Garrett admitted he was unfamiliar with the options and refrained from answering definitively, and the remaining candidates all went for the $5-million option four.
“I know it is the most expensive option, but we need to do all of the connectivity and not do part of it now, part of it later, thus possibly spending more money,” Sutton said.
Her opponent, Blanton, agreed but added option four should be extended further to connect to Mack Hatcher.
“There’s no reason to not go ahead and envision the entire project,” she said. “The closer we get to Mack Hatcher with the opportunity to connect to a state route, I think that there might be some state grants there that are available to help us pay for their portion.”
Attainable housing was another big topic of the night, causing more of a split in the room. Garrett and Blanton have made this a leading issue in their campaigns, both advocating for those who work in Franklin but can’t afford to live in the city.
Barnhill noted the city is looking to allocate sums of $500,000 and $1 million to assist attainable housing developments, and potentially up to $4 million with development at “The Hill” — a property behind the Sonic Drive-In on 5th Avenue. His opponent, Garrett, argued there is still more to be done.
“When you look at the median house in Franklin as of August 2019, which was $601,000, that $1 million is just a drop in the bucket,” he said. “We have to find more solutions … because we have people who are dealing with this on a daily basis who can’t afford to live here and are having to drive 30 to 45 minutes into the city.”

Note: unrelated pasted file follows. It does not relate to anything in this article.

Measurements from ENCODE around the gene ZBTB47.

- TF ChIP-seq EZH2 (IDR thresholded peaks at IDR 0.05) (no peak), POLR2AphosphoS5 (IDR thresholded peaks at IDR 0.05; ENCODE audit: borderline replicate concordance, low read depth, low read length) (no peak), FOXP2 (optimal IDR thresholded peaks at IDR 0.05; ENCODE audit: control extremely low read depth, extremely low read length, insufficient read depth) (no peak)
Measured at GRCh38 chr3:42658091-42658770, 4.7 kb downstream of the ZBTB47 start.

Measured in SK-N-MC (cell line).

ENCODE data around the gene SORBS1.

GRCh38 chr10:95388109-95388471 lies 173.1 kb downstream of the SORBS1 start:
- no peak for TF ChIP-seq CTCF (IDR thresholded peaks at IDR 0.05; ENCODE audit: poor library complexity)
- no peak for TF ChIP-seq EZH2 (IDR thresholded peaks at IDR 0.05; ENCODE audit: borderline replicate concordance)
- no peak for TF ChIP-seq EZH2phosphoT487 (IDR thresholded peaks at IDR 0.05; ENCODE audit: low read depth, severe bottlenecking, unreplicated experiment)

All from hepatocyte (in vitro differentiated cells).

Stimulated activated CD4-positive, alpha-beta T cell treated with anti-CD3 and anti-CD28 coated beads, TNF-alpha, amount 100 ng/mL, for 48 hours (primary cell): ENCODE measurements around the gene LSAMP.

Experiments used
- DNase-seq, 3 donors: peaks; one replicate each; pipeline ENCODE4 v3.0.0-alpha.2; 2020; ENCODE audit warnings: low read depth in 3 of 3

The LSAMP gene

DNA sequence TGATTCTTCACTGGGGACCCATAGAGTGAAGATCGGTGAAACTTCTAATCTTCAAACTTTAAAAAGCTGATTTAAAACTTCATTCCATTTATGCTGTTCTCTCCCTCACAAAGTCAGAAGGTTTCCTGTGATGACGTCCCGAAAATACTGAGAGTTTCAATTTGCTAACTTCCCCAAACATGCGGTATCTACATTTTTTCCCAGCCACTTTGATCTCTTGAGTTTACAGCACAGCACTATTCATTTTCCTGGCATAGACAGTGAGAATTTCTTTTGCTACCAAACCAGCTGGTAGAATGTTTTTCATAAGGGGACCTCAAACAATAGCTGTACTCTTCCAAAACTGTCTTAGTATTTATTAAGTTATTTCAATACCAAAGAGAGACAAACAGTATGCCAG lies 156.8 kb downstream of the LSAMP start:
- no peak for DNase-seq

Blanton said she thinks the best approach is to stand behind nonprofits geared towards providing attainable housing. Sutton went a step further to say taxpayers shouldn’t bear this responsibility.
“As an advocate for the free market, I don’t believe that government should be using citizens’ taxpaying dollars to fund housing, but I do believe government should be of assistance in waiving some of the fees or shortening the process when developers commit to building at price points that are more financially attainable,” she said.
Muvvala agreed, supporting related nonprofits as Blanton mentioned.
Concerning downtown Franklin, Garrett and Sutton said they would prefer not to add another parking garage to the area but would look into other options to address parking.
“We’re already congested down here. We need to find another way to extend the parking,” Garrett said.
Barnhill, Bransford, Blanton and Muvvala said they would support additional parking, though Blanton did not specifically voice support of a multi-level garage. Additionally, Muvvala said he would prefer to place a garage outside the downtown area, allowing tourists a place to park without crowding the central area.
“The city can make money around the visitors, so we need to provide whatever the visitors need, and I don’t want it to be in the historic Franklin downtown. It can be like five or 10 minutes away,” he said.
The forum lasted about two hours, bearing a wealth of information on each candidate’s platform. To learn more about the prospective aldermen and their thoughts on gentrification, mixed-use facilities and even ice cream, watch the full forum on the city of Franklin’s Facebook page.
The polls are open for early voting on weekdays from 8 a.m.–4:30 p.m. now until Oct. 17 and Saturday, Oct. 12 from 8 a.m.–noon. Election day is Tuesday, Oct. 22.